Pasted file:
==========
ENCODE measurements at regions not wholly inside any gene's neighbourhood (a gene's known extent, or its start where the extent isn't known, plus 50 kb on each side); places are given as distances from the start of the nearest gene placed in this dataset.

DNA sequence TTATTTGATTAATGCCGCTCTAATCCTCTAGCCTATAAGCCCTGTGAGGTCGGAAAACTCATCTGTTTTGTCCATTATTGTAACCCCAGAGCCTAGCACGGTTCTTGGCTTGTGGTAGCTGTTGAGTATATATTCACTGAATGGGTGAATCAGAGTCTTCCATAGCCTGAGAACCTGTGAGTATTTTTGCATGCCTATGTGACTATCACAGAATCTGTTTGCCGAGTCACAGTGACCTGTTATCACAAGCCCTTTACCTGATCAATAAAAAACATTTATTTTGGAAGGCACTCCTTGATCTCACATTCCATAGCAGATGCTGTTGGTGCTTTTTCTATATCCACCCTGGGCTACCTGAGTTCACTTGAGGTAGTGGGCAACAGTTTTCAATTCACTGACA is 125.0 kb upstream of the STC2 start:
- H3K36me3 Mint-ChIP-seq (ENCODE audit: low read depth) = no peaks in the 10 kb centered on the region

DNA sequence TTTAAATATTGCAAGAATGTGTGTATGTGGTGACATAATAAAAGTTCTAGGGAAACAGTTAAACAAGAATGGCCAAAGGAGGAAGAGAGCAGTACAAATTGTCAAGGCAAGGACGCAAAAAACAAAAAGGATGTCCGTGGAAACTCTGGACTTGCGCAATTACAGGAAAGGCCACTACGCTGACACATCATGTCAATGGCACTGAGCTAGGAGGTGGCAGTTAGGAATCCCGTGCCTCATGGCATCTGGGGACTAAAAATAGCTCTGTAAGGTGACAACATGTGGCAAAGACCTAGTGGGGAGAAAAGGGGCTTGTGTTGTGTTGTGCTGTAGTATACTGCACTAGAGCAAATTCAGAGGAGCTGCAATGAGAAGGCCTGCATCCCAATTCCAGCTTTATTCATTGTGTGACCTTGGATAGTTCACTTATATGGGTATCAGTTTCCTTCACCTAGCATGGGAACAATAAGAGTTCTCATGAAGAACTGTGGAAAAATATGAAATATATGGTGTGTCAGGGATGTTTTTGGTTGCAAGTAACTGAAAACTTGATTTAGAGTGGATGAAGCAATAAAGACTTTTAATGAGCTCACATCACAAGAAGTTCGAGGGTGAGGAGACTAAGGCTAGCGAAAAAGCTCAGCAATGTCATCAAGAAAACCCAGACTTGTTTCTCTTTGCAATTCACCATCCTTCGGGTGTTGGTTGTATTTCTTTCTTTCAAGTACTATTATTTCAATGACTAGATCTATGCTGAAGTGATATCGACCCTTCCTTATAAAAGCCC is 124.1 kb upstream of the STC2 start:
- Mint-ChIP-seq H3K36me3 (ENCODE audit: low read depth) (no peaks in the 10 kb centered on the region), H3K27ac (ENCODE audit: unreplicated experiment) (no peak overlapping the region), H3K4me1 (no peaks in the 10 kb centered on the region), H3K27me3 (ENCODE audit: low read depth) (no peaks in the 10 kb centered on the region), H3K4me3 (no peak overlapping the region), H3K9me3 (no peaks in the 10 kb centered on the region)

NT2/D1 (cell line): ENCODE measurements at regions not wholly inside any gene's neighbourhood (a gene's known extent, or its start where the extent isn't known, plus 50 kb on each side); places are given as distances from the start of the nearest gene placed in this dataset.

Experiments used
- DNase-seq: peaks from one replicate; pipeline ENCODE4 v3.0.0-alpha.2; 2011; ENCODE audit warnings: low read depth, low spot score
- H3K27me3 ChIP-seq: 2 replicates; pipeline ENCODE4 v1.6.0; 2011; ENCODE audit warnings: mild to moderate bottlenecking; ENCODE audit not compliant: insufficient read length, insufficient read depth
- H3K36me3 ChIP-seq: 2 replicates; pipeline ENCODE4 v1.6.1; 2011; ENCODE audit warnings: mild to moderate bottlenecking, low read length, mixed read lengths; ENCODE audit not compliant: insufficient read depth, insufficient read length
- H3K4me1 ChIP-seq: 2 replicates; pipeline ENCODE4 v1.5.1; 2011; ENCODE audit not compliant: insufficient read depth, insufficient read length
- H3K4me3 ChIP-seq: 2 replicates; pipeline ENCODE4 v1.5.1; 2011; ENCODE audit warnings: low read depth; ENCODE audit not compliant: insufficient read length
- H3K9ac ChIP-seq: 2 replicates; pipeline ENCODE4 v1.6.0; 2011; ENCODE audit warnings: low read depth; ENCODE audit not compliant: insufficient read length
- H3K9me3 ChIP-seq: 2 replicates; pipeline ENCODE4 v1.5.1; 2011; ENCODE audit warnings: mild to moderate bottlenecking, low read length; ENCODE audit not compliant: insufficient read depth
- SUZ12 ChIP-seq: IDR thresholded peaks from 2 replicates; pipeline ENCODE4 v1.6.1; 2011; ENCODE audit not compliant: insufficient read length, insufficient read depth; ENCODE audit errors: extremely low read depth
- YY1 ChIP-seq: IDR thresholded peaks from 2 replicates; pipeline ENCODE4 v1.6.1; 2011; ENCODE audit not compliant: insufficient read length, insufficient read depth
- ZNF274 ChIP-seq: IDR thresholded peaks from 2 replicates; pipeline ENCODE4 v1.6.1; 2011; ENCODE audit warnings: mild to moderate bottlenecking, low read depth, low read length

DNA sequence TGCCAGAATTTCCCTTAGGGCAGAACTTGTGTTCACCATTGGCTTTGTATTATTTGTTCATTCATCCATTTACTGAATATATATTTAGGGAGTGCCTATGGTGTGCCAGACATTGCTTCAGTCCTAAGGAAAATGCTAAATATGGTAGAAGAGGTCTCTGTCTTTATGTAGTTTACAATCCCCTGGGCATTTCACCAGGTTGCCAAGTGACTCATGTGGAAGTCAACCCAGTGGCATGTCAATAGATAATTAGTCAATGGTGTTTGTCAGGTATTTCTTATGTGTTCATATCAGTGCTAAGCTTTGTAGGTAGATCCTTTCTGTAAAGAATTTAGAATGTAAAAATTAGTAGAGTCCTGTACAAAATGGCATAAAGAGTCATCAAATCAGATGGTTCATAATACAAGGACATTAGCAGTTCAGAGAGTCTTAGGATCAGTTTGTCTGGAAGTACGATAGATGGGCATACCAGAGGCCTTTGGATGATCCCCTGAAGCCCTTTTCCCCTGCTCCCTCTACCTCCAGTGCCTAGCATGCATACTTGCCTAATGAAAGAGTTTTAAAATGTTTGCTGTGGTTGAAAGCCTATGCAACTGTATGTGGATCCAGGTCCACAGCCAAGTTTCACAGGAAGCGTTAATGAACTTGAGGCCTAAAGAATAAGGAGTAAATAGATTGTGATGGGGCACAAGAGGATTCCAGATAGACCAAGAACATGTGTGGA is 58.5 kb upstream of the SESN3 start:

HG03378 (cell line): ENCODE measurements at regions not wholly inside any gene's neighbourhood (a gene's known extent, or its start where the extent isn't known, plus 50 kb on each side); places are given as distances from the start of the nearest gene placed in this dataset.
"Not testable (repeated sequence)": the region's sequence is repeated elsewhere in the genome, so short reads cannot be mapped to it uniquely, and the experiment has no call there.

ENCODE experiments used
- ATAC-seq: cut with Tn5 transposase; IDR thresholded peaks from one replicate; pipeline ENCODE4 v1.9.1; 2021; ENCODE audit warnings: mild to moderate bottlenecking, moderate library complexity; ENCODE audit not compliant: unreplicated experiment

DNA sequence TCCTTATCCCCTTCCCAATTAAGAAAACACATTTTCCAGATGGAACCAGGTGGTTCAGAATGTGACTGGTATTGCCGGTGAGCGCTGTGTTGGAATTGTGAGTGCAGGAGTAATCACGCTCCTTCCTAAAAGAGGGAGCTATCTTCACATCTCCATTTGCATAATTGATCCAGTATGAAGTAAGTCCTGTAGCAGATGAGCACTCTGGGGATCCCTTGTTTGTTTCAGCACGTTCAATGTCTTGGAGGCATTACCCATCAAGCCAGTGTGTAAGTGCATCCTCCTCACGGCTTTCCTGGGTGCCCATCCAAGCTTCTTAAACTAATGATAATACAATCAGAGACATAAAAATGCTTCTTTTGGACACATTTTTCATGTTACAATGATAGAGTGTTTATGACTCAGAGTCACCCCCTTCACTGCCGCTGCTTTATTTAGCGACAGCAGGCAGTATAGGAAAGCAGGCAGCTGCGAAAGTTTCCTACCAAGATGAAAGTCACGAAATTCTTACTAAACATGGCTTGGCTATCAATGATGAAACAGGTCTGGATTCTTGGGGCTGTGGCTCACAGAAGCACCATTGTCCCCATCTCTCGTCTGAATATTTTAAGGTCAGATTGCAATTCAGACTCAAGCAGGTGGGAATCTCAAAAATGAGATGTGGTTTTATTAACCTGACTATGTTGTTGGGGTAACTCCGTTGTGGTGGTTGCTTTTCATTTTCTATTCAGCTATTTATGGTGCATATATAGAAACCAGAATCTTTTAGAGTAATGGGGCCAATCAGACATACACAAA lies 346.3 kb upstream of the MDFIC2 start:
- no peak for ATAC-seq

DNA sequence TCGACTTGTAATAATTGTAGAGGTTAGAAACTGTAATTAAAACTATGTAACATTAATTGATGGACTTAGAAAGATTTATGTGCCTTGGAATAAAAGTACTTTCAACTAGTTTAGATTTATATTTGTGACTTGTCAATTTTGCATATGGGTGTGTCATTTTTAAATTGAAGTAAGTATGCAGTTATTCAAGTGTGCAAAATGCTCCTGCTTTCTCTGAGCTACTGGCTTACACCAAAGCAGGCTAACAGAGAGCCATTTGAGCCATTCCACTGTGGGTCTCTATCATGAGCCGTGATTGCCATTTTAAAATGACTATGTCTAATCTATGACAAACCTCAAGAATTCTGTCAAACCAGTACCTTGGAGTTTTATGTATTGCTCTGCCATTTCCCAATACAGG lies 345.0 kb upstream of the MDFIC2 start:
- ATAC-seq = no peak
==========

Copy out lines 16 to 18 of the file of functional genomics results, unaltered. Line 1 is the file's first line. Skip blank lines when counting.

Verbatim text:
- YY1 ChIP-seq: IDR thresholded peaks from 2 replicates; pipeline ENCODE4 v1.6.1; 2011; ENCODE audit not compliant: insufficient read length, insufficient read depth
- ZNF274 ChIP-seq: IDR thresholded peaks from 2 replicates; pipeline ENCODE4 v1.6.1; 2011; ENCODE audit warnings: mild to moderate bottlenecking, low read depth, low read length

DNA sequence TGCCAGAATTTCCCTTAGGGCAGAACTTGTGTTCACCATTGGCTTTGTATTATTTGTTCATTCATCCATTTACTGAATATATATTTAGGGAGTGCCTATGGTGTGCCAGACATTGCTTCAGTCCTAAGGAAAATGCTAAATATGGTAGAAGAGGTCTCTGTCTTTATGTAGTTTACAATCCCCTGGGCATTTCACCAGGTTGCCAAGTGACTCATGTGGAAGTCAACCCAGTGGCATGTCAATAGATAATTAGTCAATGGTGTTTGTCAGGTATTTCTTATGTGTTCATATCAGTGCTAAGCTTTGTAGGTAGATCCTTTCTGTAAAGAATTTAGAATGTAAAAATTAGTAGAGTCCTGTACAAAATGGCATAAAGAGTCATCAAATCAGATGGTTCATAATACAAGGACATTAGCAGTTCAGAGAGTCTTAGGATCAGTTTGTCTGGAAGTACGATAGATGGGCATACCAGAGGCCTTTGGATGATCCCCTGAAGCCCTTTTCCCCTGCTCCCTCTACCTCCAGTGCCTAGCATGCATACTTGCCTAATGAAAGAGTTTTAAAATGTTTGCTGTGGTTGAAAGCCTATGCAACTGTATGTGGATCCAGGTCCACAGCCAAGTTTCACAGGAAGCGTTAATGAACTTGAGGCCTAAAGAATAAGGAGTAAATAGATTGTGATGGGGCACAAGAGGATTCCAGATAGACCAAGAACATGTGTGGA is 58.5 kb upstream of the SESN3 start: